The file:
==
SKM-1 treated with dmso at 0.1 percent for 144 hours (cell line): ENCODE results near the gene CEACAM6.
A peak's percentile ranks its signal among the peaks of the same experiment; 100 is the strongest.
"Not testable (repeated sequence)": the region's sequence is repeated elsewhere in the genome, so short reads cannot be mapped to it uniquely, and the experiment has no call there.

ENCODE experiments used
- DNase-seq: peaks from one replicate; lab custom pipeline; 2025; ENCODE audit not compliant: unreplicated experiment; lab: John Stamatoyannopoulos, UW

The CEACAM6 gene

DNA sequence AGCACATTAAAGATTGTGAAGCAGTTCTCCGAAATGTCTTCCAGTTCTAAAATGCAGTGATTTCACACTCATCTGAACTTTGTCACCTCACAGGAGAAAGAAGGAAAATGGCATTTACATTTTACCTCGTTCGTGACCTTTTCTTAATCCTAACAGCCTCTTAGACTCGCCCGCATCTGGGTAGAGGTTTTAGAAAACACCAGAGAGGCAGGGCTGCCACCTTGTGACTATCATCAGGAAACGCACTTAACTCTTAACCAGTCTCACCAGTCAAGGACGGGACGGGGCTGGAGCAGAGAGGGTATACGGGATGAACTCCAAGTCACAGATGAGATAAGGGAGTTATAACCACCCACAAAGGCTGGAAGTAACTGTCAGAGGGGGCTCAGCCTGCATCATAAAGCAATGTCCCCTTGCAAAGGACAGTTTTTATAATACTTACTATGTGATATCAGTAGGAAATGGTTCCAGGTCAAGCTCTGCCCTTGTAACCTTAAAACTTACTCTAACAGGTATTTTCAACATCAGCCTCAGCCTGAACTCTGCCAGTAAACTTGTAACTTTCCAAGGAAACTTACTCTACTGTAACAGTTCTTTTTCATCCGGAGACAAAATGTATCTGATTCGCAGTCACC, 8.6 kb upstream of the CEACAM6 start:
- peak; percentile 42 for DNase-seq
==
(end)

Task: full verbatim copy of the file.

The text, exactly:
SKM-1 treated with dmso at 0.1 percent for 144 hours (cell line): ENCODE results near the gene CEACAM6.
A peak's percentile ranks its signal among the peaks of the same experiment; 100 is the strongest.
"Not testable (repeated sequence)": the region's sequence is repeated elsewhere in the genome, so short reads cannot be mapped to it uniquely, and the experiment has no call there.

ENCODE experiments used
- DNase-seq: peaks from one replicate; lab custom pipeline; 2025; ENCODE audit not compliant: unreplicated experiment; lab: John Stamatoyannopoulos, UW

The CEACAM6 gene

DNA sequence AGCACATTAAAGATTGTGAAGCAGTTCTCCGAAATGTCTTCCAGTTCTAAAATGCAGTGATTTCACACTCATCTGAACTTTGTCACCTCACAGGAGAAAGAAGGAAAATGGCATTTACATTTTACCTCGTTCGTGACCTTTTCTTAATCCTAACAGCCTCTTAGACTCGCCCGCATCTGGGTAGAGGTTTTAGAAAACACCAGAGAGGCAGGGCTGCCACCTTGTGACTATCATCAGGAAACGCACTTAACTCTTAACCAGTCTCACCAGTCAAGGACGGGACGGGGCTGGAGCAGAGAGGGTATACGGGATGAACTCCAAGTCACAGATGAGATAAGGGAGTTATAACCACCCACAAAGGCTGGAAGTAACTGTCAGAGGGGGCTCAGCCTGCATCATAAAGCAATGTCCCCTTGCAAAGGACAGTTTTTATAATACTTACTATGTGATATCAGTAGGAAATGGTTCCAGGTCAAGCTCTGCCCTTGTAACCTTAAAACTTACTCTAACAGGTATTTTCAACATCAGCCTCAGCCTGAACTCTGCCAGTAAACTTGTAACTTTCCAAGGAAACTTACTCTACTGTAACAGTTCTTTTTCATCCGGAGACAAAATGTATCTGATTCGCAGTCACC, 8.6 kb upstream of the CEACAM6 start:
- peak; percentile 42 for DNase-seq